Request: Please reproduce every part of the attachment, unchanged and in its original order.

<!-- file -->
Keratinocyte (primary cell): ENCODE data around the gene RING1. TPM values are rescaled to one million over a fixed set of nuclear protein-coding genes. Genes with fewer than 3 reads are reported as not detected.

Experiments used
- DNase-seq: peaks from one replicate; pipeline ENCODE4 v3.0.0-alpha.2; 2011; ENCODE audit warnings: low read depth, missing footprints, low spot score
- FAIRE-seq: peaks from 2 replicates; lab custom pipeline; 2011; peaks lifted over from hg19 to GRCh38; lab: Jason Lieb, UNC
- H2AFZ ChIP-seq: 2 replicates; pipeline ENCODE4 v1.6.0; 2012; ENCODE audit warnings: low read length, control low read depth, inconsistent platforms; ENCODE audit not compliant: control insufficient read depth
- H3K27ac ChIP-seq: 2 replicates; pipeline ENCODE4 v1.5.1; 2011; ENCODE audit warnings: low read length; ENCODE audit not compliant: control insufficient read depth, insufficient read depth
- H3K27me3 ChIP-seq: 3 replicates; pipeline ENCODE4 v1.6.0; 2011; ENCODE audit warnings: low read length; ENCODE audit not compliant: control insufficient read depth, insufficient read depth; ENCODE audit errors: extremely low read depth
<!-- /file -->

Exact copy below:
Keratinocyte (primary cell): ENCODE data around the gene RING1. TPM values are rescaled to one million over a fixed set of nuclear protein-coding genes. Genes with fewer than 3 reads are reported as not detected.

Experiments used
- DNase-seq: peaks from one replicate; pipeline ENCODE4 v3.0.0-alpha.2; 2011; ENCODE audit warnings: low read depth, missing footprints, low spot score
- FAIRE-seq: peaks from 2 replicates; lab custom pipeline; 2011; peaks lifted over from hg19 to GRCh38; lab: Jason Lieb, UNC
- H2AFZ ChIP-seq: 2 replicates; pipeline ENCODE4 v1.6.0; 2012; ENCODE audit warnings: low read length, control low read depth, inconsistent platforms; ENCODE audit not compliant: control insufficient read depth
- H3K27ac ChIP-seq: 2 replicates; pipeline ENCODE4 v1.5.1; 2011; ENCODE audit warnings: low read length; ENCODE audit not compliant: control insufficient read depth, insufficient read depth
- H3K27me3 ChIP-seq: 3 replicates; pipeline ENCODE4 v1.6.0; 2011; ENCODE audit warnings: low read length; ENCODE audit not compliant: control insufficient read depth, insufficient read depth; ENCODE audit errors: extremely low read depth